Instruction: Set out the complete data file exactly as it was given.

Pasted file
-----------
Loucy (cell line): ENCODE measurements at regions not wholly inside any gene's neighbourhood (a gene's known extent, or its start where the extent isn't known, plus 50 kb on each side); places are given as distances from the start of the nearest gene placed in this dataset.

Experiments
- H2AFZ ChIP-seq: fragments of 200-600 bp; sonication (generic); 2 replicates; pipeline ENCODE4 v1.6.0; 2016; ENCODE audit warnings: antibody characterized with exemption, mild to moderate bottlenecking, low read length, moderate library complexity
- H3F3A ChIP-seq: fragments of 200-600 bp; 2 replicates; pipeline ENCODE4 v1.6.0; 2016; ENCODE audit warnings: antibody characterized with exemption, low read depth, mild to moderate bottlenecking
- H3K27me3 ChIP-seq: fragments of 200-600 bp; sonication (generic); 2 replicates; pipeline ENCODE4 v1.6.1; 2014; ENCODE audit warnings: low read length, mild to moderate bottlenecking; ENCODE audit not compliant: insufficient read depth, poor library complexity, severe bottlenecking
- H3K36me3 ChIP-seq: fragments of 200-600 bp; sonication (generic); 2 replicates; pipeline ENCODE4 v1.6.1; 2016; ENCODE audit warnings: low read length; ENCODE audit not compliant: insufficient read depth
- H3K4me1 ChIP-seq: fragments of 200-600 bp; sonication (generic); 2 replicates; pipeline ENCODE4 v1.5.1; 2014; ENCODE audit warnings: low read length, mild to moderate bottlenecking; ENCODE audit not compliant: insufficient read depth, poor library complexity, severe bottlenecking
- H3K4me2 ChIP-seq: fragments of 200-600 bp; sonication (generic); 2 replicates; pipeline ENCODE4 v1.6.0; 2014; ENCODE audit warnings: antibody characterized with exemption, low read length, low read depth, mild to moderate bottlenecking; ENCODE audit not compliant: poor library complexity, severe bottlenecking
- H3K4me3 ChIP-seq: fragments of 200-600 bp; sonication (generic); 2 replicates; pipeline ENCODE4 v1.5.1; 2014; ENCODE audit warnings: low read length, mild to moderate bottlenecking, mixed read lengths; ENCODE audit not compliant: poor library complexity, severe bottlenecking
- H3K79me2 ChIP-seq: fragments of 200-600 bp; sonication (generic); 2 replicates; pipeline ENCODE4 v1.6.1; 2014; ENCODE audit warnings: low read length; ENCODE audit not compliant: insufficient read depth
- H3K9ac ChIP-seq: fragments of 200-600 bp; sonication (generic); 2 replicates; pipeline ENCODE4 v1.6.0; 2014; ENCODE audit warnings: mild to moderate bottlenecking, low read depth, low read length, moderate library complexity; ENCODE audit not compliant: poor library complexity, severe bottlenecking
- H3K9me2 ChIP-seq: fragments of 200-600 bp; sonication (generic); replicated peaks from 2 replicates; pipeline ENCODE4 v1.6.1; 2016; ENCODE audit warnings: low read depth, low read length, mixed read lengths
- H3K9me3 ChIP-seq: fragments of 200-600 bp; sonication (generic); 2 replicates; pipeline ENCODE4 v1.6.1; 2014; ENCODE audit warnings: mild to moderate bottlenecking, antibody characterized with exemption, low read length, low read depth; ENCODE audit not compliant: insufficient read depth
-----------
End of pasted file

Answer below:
Loucy (cell line): ENCODE measurements at regions not wholly inside any gene's neighbourhood (a gene's known extent, or its start where the extent isn't known, plus 50 kb on each side); places are given as distances from the start of the nearest gene placed in this dataset.

Experiments
- H2AFZ ChIP-seq: fragments of 200-600 bp; sonication (generic); 2 replicates; pipeline ENCODE4 v1.6.0; 2016; ENCODE audit warnings: antibody characterized with exemption, mild to moderate bottlenecking, low read length, moderate library complexity
- H3F3A ChIP-seq: fragments of 200-600 bp; 2 replicates; pipeline ENCODE4 v1.6.0; 2016; ENCODE audit warnings: antibody characterized with exemption, low read depth, mild to moderate bottlenecking
- H3K27me3 ChIP-seq: fragments of 200-600 bp; sonication (generic); 2 replicates; pipeline ENCODE4 v1.6.1; 2014; ENCODE audit warnings: low read length, mild to moderate bottlenecking; ENCODE audit not compliant: insufficient read depth, poor library complexity, severe bottlenecking
- H3K36me3 ChIP-seq: fragments of 200-600 bp; sonication (generic); 2 replicates; pipeline ENCODE4 v1.6.1; 2016; ENCODE audit warnings: low read length; ENCODE audit not compliant: insufficient read depth
- H3K4me1 ChIP-seq: fragments of 200-600 bp; sonication (generic); 2 replicates; pipeline ENCODE4 v1.5.1; 2014; ENCODE audit warnings: low read length, mild to moderate bottlenecking; ENCODE audit not compliant: insufficient read depth, poor library complexity, severe bottlenecking
- H3K4me2 ChIP-seq: fragments of 200-600 bp; sonication (generic); 2 replicates; pipeline ENCODE4 v1.6.0; 2014; ENCODE audit warnings: antibody characterized with exemption, low read length, low read depth, mild to moderate bottlenecking; ENCODE audit not compliant: poor library complexity, severe bottlenecking
- H3K4me3 ChIP-seq: fragments of 200-600 bp; sonication (generic); 2 replicates; pipeline ENCODE4 v1.5.1; 2014; ENCODE audit warnings: low read length, mild to moderate bottlenecking, mixed read lengths; ENCODE audit not compliant: poor library complexity, severe bottlenecking
- H3K79me2 ChIP-seq: fragments of 200-600 bp; sonication (generic); 2 replicates; pipeline ENCODE4 v1.6.1; 2014; ENCODE audit warnings: low read length; ENCODE audit not compliant: insufficient read depth
- H3K9ac ChIP-seq: fragments of 200-600 bp; sonication (generic); 2 replicates; pipeline ENCODE4 v1.6.0; 2014; ENCODE audit warnings: mild to moderate bottlenecking, low read depth, low read length, moderate library complexity; ENCODE audit not compliant: poor library complexity, severe bottlenecking
- H3K9me2 ChIP-seq: fragments of 200-600 bp; sonication (generic); replicated peaks from 2 replicates; pipeline ENCODE4 v1.6.1; 2016; ENCODE audit warnings: low read depth, low read length, mixed read lengths
- H3K9me3 ChIP-seq: fragments of 200-600 bp; sonication (generic); 2 replicates; pipeline ENCODE4 v1.6.1; 2014; ENCODE audit warnings: mild to moderate bottlenecking, antibody characterized with exemption, low read length, low read depth; ENCODE audit not compliant: insufficient read depth